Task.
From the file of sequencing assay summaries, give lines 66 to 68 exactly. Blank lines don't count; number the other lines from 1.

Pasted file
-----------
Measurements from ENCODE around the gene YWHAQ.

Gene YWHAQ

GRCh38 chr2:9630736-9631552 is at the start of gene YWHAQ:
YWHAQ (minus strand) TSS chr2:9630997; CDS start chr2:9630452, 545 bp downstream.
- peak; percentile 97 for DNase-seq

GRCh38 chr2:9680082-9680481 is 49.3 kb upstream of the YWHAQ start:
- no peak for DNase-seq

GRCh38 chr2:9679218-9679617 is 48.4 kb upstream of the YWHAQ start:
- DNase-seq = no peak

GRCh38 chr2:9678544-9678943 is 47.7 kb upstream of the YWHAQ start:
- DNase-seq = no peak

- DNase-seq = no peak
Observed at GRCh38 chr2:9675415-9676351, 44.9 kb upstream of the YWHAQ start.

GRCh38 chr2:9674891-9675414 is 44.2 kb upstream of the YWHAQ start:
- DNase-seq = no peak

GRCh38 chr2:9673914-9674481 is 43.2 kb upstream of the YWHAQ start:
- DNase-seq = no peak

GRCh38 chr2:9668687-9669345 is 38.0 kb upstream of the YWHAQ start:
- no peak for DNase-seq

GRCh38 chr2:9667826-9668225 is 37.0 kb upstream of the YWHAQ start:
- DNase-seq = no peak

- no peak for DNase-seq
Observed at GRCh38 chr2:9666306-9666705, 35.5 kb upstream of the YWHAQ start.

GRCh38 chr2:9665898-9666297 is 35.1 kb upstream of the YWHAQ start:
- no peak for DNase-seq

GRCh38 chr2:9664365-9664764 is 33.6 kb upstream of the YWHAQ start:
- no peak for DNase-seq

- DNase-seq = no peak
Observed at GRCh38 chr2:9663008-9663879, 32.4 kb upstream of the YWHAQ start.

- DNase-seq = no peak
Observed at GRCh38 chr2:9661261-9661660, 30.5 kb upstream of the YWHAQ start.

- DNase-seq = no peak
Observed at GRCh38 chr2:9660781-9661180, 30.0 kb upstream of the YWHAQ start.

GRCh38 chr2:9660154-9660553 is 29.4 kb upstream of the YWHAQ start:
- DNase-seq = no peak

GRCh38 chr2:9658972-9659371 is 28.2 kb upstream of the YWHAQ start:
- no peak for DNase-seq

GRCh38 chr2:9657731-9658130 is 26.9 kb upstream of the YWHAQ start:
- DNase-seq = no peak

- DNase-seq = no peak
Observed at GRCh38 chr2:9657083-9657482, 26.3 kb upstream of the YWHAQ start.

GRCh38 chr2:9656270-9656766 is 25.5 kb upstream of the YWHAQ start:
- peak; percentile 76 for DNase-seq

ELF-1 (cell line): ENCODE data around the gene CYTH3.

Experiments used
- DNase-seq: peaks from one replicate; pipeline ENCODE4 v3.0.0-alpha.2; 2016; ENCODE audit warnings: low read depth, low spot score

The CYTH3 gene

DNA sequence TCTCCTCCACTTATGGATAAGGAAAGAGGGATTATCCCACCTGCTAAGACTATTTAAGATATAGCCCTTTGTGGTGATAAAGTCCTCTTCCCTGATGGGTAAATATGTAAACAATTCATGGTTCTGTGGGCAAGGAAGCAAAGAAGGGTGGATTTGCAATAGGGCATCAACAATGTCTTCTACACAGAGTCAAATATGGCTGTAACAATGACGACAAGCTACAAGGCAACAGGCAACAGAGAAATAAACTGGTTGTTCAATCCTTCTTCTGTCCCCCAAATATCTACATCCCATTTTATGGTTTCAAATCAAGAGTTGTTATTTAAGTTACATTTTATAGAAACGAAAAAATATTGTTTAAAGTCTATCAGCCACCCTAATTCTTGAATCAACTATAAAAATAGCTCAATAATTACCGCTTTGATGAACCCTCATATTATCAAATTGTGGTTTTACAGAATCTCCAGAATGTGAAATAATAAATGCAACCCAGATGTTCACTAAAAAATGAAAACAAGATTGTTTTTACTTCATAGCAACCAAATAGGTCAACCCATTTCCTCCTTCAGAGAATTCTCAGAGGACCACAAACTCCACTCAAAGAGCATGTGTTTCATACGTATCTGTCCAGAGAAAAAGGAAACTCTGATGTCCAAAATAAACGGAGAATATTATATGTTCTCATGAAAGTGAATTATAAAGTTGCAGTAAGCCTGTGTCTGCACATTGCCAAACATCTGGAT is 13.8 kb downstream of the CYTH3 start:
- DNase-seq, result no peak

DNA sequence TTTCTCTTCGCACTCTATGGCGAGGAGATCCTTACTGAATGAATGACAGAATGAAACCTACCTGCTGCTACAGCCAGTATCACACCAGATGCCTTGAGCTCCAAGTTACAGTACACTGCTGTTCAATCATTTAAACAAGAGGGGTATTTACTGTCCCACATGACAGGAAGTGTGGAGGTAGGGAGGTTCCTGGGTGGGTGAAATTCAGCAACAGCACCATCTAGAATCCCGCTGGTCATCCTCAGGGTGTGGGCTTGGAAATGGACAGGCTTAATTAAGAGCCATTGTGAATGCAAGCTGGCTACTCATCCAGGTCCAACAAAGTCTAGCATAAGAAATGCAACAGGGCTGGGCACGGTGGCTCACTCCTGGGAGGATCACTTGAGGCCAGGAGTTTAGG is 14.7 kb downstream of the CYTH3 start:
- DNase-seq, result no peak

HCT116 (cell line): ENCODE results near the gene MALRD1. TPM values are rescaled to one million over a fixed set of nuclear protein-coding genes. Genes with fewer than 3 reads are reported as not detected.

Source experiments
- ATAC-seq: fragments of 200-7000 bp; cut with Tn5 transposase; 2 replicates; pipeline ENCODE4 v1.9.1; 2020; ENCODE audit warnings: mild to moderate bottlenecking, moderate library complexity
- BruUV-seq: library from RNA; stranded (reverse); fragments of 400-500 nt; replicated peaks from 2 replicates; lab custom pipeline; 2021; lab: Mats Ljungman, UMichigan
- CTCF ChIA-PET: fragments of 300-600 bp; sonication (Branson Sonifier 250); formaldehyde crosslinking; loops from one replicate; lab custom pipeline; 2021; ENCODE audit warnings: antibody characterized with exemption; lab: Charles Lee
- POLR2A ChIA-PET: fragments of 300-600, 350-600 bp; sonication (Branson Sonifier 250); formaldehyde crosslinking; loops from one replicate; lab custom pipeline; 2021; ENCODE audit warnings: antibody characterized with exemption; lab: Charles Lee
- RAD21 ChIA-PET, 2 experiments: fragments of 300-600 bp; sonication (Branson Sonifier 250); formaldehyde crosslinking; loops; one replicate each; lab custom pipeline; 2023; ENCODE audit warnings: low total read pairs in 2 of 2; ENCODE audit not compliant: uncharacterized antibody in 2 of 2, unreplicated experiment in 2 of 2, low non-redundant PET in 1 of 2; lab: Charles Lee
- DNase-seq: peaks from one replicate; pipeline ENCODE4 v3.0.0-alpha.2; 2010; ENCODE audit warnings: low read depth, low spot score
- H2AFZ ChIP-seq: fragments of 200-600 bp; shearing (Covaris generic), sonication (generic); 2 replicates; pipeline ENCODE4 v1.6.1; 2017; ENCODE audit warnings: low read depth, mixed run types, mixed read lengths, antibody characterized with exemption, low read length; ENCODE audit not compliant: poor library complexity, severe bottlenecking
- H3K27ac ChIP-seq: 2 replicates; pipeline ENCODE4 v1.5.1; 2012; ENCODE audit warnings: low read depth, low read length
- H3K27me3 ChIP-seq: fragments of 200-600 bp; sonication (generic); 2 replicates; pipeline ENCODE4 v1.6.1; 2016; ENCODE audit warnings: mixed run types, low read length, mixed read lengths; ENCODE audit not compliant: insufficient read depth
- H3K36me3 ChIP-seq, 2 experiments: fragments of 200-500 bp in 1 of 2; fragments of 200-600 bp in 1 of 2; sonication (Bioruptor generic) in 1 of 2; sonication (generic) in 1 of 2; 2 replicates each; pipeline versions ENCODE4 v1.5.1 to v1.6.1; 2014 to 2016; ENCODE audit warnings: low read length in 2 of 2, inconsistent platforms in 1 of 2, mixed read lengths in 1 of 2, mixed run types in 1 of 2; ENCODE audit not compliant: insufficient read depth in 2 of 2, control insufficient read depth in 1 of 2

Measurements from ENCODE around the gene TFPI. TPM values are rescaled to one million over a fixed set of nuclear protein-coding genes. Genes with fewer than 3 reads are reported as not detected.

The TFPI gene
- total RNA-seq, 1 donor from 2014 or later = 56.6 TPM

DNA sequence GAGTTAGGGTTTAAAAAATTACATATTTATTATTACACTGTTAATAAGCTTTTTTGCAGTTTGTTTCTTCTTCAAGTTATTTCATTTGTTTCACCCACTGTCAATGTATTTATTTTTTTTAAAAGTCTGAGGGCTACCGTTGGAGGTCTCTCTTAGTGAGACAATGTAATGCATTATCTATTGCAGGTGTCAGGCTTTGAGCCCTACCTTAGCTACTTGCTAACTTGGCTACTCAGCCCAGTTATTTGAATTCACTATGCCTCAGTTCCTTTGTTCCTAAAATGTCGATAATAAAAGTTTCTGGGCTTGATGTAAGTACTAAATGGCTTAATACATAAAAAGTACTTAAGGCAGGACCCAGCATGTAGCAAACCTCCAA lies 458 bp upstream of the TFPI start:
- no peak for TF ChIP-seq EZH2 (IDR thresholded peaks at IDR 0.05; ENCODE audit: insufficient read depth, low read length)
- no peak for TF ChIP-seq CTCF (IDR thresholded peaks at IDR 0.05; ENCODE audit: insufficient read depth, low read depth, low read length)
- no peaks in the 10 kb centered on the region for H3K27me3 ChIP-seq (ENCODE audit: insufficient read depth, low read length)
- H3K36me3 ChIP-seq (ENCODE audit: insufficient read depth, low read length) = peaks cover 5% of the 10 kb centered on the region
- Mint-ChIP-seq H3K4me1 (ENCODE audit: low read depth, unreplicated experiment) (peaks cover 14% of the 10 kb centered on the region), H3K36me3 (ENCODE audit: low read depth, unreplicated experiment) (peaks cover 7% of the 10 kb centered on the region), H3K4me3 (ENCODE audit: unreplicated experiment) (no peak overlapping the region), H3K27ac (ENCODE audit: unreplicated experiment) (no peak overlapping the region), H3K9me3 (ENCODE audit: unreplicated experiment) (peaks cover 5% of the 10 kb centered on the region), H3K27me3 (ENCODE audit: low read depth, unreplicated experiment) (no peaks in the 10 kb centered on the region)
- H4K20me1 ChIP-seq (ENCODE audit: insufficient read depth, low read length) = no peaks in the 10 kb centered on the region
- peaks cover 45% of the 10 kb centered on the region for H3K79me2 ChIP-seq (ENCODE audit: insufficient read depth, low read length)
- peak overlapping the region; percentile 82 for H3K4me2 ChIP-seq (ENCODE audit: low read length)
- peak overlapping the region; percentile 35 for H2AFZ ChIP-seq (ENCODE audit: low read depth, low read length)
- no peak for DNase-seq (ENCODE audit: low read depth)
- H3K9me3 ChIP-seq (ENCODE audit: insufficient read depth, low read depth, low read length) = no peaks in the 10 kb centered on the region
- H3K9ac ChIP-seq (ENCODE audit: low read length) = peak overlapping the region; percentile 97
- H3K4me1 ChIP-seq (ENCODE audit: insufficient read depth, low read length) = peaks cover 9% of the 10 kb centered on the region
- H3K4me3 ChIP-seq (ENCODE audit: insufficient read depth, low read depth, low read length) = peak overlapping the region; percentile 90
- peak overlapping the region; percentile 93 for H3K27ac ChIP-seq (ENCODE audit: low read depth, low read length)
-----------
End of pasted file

- total RNA-seq, 1 donor from 2014 or later = 56.6 TPM

DNA sequence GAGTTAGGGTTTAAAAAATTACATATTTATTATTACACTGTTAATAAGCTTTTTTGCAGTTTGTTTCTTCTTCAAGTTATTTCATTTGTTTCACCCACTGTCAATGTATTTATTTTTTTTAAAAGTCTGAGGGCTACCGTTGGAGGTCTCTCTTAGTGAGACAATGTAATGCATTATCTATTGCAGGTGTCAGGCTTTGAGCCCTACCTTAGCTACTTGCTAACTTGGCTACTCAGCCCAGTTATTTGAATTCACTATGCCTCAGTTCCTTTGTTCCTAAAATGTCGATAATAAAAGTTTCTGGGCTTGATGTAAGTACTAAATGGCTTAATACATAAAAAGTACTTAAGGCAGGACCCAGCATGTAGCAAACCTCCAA lies 458 bp upstream of the TFPI start:
- no peak for TF ChIP-seq EZH2 (IDR thresholded peaks at IDR 0.05; ENCODE audit: insufficient read depth, low read length)